Our speech is one of the most important ways we can take into the world the lovingkindness, or metta, that we develop in meditation .
I’ve said already that mindful speech should not only be honest, but should be meant kindly. One of the most effective means of being kind in our speech and of helping others is to express appreciation of them. This is an excellent practice.
We all tend to delete certain perceptions from our consciousness. When we have an enemy, then we’ll tend not to notice anything positive about that person; we just concentrate on what we don’t like.
When I was on the four-month retreat on which I was ordained, we had a month-long process of ordinations. One person would be ordained each night, and before the ordination, Suvajra, the retreat leader, would do what we call “rejoicing in merits,” or punya-anumodana.
This is a traditional Buddhist practice of celebrating someone’s good qualities. So every night Suvajra had the task of finding positive things to say about the man who was about to have his ordination ceremony.
There were one or two people on that retreat that I found it hard to like. In fact, to be quite honest, there were things about them that I really disliked. And in those cases I found myself wondering what on earth Suvajra would find to say about those people. He never had the slightest difficulty. Every night, without fail, he would spend up to half an hour celebrating the good qualities of the person to be ordained, even those people in whom I hadn’t noticed such qualities.
And the funny thing was that when he rejoiced in the merits of the one or two people I didn’t get on with and in whom I hadn’t found anything to rejoice in, I recognized that what he was saying was true.
Suvajra would say something complimentary about them and I’d think, yes, that’s true, I had kind of noticed that in an almost subliminal way. Right, he is playful. That’s true, he is always first in the meditation room. Although I hadn’t been prepared to consciously notice that person’s good qualities, I had still perceived those qualities on a dim, not-quite-conscious way.
Suvajra’s rejoicing in merits allowed me to bring those qualities into a more conscious part of my mind so that I could really see that person without the distorting filters and deletions that had kept them in my mind as a shadow of themselves.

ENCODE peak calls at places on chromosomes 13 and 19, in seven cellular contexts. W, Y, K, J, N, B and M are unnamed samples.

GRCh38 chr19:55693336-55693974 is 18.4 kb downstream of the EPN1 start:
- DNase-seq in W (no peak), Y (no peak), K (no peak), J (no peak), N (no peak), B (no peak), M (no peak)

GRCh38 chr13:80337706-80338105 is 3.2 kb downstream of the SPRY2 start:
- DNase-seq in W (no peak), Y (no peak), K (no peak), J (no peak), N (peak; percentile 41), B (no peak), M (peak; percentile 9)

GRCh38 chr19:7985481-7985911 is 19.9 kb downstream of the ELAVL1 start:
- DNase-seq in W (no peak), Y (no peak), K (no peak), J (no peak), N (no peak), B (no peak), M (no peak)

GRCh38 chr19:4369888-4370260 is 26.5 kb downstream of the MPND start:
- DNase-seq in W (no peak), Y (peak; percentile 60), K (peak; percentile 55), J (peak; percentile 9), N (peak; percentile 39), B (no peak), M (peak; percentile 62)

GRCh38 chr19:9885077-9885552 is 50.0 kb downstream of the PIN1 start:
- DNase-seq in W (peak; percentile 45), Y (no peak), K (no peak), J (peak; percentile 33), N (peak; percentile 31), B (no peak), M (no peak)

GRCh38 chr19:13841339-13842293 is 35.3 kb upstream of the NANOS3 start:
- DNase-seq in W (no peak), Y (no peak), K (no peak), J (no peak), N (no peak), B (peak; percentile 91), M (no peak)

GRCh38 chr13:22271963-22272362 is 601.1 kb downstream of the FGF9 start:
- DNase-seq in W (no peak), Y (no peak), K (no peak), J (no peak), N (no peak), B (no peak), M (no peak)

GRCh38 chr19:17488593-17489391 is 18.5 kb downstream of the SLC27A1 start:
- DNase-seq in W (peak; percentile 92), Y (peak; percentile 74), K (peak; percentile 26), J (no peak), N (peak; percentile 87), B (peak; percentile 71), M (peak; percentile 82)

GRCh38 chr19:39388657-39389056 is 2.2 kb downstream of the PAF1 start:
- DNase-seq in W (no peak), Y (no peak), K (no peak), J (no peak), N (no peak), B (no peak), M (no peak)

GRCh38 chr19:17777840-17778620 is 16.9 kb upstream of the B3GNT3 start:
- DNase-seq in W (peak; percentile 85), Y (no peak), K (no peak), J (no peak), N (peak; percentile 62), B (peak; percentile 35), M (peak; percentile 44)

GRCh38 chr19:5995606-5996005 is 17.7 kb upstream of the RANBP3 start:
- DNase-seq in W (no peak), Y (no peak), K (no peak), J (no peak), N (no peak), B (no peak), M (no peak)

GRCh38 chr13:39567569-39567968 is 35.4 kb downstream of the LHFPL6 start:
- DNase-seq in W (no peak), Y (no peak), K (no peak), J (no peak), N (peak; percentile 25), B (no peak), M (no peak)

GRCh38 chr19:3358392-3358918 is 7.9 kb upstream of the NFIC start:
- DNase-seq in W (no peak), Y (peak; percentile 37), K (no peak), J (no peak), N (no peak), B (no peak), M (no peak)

So one of the benefits of expressing appreciation is that it allows us to see others more fully. When we are prepared to really be mindful of another person, without self-blinding judgment, then we start to notice things about them that we were previously only dimly aware of.
And I know from my own experience that sometimes I underrate myself as well. Sometimes I delete an awareness of my own positive qualities, and when someone rejoices in my merits, then I am forced to see myself in a more positive light. Then I can begin to value those positive qualities in myself and begin to nurture them. If I find appreciation so useful, then why should I deny it to others?
Having your own positive qualities reflected back at you can, paradoxically, be very painful. Sometimes we find it hard to accept that we are not worthless. It can be hard to be made aware of qualities that we then have to live up to. So notice times when you are resistant to the positive perceptions of others. Beware of false modesty and of shrugging off the compliments that others give us.
Without appreciation, our positive qualities must struggle to grow, and even to survive. And the same is true for others. The more appreciation we express, the more likely it is that we will create a climate of appreciation in which we will ourselves flourish. But giving appreciation so that we will get some back is not the point. If we’re acting from metta we shouldn’t be so concerned about what we get back. In the same spirit of metta, though, we should not be afraid to ask for appreciation when we feel we need it. We are all worthy of appreciation.